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Audacity

Sound Track Basics: Correcting Clipping Problems

This document will provide you with an overview of clipping and solutions for clipping. Clipping occurs when the volume of the audio being recorded or played frequently goes beyond the capacity of Audacity as measured by the Vertical Ruler and Meter toolbar. The audio that goes beyond the capacity will be missing from the track. Depending on the file, the result can distort the audio output by leaving small gaps in the playback.

Clipping during playback is remedied using the Gain slider on the Track Control Panel. Clipping during recording is remedied using the Input volume slider on the Mixer toolbar. If a file has been recorded with clipping, you cannot remedy it without re-recording. However, you can minimize the distortion using the Amplify effect. For more information on the Amplify effect, refer to Basic Effects: An Overview.

EXAMPLE: In the following image every part of the Waveform that goes beyond 1.0 and -1.0 was not recorded.
Example of Clipping

return to topCorrecting Output Clipping

Output clipping occurs during playback. It is an indication that the output level, not the volume level, is too high for Audacity to accommodate. Lowering the output volume or the device volume will have no effect on output clipping. Using the Output meter located on the Meter toolbar, you can determine whether or not clipping occurs.

When the bar on the Output meter is frequently all the way to the right, you have playback clipping. If at any point in your track clipping has occurred, even if only once, the vertical slot at the right of the meter will turn red.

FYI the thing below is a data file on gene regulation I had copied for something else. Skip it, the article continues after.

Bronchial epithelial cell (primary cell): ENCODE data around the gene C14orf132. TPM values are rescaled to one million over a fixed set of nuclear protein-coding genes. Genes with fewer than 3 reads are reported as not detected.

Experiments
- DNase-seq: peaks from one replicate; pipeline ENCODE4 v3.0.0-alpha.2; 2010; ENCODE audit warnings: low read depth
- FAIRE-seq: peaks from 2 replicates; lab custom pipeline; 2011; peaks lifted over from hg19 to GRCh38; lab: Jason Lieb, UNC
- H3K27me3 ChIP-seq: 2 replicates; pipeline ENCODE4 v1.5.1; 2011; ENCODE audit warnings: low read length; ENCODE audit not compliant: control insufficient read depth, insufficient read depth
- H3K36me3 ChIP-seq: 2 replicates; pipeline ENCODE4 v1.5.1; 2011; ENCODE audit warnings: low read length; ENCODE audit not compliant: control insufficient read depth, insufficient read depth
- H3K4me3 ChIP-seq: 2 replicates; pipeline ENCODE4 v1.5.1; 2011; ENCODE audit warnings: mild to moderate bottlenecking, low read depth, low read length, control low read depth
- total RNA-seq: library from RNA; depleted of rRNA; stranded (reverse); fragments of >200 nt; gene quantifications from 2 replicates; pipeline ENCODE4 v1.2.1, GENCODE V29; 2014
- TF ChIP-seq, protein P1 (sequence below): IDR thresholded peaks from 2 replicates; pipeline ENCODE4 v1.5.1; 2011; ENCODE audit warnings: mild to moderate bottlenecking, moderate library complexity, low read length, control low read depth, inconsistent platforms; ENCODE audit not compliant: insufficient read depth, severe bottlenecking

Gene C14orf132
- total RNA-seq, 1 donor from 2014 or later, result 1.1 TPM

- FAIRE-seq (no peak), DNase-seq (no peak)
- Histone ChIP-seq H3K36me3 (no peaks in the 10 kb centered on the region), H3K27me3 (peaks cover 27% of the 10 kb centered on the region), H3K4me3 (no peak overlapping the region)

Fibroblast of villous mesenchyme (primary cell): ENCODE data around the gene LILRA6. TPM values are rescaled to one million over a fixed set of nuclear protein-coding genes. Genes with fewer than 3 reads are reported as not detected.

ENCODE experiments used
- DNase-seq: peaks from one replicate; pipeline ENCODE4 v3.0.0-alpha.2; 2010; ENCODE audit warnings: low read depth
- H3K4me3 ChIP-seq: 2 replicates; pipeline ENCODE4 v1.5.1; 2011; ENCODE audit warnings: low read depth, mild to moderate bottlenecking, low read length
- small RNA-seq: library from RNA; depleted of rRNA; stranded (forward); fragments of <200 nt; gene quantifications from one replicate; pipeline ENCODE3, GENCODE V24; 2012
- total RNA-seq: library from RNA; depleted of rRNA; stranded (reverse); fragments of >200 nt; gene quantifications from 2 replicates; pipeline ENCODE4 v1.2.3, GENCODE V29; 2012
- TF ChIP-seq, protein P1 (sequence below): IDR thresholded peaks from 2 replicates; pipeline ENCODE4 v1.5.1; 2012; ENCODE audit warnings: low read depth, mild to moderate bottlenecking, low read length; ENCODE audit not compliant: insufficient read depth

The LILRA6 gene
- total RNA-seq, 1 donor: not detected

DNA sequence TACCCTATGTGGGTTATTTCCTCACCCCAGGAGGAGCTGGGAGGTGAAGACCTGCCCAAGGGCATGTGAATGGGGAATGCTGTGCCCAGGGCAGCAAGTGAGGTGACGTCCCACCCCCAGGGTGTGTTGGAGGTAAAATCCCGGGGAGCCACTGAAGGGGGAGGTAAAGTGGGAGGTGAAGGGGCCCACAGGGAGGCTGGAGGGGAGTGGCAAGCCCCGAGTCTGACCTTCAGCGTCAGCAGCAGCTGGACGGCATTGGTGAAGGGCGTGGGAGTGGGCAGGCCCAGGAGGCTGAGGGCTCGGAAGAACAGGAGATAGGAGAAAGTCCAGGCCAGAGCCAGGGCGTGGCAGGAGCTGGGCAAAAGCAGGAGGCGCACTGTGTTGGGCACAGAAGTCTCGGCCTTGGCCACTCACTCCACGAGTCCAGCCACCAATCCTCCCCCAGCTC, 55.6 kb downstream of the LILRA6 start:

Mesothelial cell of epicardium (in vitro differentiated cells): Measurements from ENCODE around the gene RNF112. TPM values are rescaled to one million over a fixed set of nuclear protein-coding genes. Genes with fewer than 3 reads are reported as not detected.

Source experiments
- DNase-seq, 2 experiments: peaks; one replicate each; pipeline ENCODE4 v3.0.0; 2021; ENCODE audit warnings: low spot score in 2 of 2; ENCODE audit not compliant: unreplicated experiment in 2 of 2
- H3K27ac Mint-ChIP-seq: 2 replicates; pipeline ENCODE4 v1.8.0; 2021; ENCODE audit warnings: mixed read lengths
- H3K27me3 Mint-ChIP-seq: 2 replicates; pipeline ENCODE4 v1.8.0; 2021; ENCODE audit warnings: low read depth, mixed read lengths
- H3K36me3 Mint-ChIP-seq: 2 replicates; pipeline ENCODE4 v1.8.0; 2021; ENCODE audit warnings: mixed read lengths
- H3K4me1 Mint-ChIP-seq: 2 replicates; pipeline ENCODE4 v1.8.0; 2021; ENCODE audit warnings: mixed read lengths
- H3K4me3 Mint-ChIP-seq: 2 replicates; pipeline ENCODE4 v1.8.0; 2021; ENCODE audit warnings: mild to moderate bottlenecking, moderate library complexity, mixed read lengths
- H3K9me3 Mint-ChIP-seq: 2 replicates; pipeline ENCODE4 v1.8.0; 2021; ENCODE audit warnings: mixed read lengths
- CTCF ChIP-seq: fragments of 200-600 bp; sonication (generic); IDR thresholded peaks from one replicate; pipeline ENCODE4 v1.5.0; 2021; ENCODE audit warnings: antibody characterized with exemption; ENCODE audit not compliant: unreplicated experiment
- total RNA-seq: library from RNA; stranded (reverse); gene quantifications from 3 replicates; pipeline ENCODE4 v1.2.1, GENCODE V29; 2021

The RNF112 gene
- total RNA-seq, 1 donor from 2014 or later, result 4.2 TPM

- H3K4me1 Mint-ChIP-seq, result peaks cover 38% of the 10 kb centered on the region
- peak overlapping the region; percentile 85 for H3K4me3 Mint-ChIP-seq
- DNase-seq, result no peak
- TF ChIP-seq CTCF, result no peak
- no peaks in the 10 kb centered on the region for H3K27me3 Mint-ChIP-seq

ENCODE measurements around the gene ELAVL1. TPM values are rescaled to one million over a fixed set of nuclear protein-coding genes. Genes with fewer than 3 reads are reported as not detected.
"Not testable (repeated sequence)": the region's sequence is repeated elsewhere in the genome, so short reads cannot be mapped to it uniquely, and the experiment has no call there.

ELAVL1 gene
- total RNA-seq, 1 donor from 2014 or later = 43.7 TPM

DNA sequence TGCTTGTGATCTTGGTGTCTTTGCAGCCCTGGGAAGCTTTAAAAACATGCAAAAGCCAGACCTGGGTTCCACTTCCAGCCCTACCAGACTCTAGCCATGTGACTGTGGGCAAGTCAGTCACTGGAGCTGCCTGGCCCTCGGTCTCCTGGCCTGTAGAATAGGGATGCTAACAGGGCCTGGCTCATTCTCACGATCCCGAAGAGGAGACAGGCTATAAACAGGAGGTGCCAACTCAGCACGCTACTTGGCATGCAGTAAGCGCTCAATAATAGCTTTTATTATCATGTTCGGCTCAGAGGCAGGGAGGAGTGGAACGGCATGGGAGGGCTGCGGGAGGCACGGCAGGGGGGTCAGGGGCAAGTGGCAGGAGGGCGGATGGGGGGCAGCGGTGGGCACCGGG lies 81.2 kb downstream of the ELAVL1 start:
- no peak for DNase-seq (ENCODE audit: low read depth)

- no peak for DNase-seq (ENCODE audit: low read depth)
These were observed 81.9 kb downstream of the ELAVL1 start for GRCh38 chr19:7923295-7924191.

Output clipping

Remedy this by lowering the gain on the Track Control panel.

  1. Open a track in Audacity

  2. Start playback on the track by clicking PLAYPlay button

  3. Identify that clipping is occurring by monitoring the Output meter

  4. To lower the gain, on the Control Panel, move the Gain slider until clipping no longer occurs
    NOTE: Moving the Gain slider to the positive (+) increases the output level. Moving the Gain slider to the negative (-) decreases the output level.
    Gain slider

return to topCorrecting Input Clipping

Input clipping occurs during recording. It is an indication that the audio you are attempting to record is too loud for Audacity to accommodate. Using the Input meter on the Meter toolbar, you can determine whether or not clipping occurs. In many situations you will find that you lose quality when you lower the volume of your audio source (e.g. talk quieter, turn down the volume on an amplifier). Instead, you want to lower the volume at which Audacity records the audio.

When the bar on the Input meter is frequently all the way to the right, you have input clipping. If at any point in your recording clipping has occurred, even if only once, the vertical slot at the right of the meter will turn red.
Input clipping

Remedy this by lowering the input volume on the Mixer Toolbar.

  1. Click the Input meter pull-down menuInput pull-down menu

  2. Select Monitor input

  3. Input audio
    EXAMPLE: Talk into the microphone.
    The red bar on the Input meter moves.

  4. Identify that clipping is occurring by observing the Input meter

  5. To lower the input volume, on the Mixer toolbar, move the slider until clipping no longer occurs
    NOTE: Moving the slider to the positive (+) increases the input volume. Moving the slider to the negative (-) decreases the input volume.
    Input Mixer toolbar

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